ECS A85F2-A Golden for AMD Socket FM2 APUs

ECS A85F2-A Golden for AMD Socket FM2 APUs

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AMD FM2 Chipsets


You will, in order to get your new APU up and running, need a supporting chipset - not just any supporting chipset, but one that is also mated with the proper FM2 socket. The AMD FM1 socket's usefulness was, although it was only launched last year, pretty short-lived. Instinct tells me that the physical changes made to the socket are quite similar to the change from AMD's white AM3 socket to the black AM3+ socket, which also changed power delivery a fair bit in order to add support for AMD's newest Bulldozer cores. Bulldozer cores themselves never made it to the APU market, and these new APUs are fitted with the new Piledriver cores rather than taking last year's tech and making a new product out of old parts. Those shiny new Piledriver cores need slightly different power delivery and connectivity to the chipset, which is why FM2 is here. No, it is NOT backwards compatible with older APUs, nor can you pop a new AMD A10-5800K into your FM1-socketed motherboard.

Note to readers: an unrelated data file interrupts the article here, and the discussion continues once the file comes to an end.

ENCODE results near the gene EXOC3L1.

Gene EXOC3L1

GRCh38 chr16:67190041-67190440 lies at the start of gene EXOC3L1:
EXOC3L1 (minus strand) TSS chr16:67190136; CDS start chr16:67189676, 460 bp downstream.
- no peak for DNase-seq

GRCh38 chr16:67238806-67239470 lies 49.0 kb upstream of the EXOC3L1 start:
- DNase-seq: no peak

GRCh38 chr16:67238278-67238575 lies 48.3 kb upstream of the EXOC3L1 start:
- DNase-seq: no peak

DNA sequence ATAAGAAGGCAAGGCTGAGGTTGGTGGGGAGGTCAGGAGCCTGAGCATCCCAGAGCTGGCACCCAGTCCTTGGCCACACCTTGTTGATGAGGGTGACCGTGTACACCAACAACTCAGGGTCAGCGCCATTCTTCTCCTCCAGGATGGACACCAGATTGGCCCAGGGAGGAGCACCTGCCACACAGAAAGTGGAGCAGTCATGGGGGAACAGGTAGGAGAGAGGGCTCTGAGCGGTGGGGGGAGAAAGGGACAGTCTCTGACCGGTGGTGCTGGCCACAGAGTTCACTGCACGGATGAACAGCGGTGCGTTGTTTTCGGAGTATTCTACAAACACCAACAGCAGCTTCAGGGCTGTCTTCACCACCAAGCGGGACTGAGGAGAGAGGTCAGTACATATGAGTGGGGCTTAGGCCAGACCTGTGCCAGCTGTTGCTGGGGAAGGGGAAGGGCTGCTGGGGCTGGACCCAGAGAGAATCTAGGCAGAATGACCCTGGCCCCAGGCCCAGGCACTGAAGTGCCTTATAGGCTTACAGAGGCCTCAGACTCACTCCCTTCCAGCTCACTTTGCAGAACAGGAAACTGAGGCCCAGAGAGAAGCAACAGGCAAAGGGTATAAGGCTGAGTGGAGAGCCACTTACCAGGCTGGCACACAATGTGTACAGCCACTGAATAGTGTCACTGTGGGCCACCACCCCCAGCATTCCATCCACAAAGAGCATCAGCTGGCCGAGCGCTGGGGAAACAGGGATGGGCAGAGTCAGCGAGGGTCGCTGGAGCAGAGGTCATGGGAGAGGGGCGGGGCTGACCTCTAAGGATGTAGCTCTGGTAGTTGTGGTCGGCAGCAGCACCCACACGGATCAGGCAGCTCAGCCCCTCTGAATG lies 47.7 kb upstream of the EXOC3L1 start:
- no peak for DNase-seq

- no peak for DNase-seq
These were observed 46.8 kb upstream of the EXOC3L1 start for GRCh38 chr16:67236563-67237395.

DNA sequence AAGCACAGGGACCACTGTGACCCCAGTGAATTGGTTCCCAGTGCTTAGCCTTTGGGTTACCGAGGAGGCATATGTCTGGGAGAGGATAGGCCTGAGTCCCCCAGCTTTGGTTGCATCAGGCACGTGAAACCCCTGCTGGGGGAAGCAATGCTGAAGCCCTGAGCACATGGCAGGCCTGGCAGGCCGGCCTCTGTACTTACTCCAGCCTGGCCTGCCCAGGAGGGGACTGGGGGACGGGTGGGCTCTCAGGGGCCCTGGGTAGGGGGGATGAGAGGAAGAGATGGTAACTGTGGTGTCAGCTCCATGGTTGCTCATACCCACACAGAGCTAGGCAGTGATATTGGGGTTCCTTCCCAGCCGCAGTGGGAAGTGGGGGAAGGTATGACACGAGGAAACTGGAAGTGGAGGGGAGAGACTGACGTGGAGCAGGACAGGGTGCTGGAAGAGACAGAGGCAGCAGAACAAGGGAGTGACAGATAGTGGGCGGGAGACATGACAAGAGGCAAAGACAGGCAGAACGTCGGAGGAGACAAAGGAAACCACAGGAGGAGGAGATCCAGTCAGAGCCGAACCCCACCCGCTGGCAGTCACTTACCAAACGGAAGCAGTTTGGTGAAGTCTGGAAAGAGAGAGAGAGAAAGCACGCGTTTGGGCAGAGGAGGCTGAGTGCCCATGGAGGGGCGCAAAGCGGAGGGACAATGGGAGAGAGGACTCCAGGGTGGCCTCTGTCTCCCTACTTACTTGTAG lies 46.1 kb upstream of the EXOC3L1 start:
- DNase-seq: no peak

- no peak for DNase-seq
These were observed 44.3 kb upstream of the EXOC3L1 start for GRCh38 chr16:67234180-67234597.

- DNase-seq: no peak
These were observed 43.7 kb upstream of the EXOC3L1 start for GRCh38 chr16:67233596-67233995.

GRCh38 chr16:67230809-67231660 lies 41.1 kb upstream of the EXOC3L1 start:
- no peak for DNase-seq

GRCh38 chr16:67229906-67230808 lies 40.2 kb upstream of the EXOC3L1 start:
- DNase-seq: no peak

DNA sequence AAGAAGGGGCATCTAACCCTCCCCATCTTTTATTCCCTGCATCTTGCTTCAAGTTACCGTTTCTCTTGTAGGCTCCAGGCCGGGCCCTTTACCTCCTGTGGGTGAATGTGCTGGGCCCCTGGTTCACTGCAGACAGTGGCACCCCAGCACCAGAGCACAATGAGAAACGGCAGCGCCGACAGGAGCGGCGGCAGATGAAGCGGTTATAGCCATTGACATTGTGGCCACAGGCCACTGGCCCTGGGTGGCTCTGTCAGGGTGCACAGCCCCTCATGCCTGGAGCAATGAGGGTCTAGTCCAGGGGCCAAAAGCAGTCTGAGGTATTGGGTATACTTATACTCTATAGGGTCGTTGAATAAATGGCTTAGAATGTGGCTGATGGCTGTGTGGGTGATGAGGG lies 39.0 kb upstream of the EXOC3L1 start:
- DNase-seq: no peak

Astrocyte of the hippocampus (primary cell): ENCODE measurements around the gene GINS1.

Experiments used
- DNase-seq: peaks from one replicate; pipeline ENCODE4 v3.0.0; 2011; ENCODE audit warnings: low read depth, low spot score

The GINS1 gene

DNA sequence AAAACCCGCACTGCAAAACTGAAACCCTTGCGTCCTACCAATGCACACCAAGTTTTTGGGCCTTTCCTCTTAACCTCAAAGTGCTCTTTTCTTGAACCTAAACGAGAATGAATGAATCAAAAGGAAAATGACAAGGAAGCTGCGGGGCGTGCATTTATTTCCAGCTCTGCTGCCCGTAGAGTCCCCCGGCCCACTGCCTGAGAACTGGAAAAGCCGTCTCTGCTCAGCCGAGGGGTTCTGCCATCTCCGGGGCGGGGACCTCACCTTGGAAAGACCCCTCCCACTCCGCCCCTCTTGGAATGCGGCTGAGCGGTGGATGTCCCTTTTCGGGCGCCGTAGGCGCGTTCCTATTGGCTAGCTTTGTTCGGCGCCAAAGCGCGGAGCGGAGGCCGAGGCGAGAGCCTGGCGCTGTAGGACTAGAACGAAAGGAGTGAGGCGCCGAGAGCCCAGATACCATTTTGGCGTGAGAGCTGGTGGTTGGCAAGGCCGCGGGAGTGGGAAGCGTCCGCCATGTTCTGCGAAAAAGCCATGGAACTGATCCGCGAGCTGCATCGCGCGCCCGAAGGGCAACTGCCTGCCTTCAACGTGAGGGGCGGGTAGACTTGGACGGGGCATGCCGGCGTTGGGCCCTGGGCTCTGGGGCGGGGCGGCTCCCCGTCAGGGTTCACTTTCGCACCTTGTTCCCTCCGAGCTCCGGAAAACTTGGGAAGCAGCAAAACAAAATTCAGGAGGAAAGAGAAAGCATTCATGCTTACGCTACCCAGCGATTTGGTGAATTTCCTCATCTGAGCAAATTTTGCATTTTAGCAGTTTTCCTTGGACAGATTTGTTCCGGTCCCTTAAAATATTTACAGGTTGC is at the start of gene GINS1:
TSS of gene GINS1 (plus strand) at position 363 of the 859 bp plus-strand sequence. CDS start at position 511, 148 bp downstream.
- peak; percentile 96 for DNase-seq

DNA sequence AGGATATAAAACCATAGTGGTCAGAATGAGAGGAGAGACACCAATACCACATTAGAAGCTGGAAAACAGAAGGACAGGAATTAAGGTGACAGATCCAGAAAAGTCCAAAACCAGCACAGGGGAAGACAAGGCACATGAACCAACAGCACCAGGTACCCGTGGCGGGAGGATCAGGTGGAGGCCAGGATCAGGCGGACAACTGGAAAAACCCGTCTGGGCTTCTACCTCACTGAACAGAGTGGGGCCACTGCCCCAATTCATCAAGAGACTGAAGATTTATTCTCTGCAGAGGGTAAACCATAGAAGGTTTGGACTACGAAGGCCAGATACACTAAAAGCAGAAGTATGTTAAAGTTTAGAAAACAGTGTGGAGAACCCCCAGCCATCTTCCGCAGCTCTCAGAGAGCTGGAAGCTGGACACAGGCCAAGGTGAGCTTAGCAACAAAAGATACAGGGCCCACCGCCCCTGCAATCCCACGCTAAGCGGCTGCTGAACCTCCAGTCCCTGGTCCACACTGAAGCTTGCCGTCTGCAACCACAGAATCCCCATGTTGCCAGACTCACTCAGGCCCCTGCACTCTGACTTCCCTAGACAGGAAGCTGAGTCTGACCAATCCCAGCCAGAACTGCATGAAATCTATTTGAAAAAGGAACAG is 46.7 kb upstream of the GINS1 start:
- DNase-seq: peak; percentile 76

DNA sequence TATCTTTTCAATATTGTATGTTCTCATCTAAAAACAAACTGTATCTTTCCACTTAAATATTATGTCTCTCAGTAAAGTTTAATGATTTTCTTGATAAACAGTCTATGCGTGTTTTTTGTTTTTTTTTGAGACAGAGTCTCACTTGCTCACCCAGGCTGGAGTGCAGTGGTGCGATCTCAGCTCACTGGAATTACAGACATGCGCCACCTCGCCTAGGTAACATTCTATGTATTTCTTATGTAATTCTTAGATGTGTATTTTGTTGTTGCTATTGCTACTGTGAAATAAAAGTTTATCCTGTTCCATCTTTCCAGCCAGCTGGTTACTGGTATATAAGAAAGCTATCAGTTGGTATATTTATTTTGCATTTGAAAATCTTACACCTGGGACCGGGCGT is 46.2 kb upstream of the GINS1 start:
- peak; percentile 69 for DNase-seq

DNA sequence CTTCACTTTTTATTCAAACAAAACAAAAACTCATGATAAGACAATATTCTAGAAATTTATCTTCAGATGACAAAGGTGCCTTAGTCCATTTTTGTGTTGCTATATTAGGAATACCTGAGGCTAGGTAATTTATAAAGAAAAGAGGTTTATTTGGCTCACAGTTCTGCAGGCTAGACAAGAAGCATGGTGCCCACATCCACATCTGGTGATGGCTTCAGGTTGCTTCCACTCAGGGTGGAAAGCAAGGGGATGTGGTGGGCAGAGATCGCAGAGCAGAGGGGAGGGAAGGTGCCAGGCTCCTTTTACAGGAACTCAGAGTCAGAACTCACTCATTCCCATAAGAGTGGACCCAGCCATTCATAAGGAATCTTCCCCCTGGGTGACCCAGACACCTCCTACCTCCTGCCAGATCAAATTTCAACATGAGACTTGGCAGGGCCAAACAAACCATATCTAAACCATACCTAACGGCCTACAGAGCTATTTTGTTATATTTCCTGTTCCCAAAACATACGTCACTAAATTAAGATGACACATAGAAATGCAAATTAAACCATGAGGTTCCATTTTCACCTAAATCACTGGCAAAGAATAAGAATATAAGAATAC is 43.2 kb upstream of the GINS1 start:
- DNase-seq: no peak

AMD has three chipsets lined up to support AMD FM2 APUs: the AMD A55, AMD A75, and AMD A85X. The former two, the AMD A55 and AMD A75, have been on the market since the FM1 APU launch, and the features offered by those chipsets are not going to change at all. The AMD A55 offers a slightly different feature set than that of the AMD A75 chip, and the new AMD A85X simply expands on that.


The AMD A85X supports eight total SATA 6 Gb/s ports with FIS-based switching and adds in CrossfireX support. The new AMD A85X targets gamers and enthusiasts as well as those that like to keep up with the latest and greatest in technology. AMD intends you to pair this chipset up with AMD A10 and AMD A8 APUs, and their "unlocked" "K"-level APUs.


Each chipset, or Fusion Controller Hub (FCH for short), has a specific use and, thereby, a specific target market. Those that don't need as much can pick a chipset that doesn't give them as much while saving money through features that chipset lacks. It looks like you might get exactly what you pay for. It will be interesting to see how AMD's board partners assess AMD's FM2 APUs, and what products they design for them.
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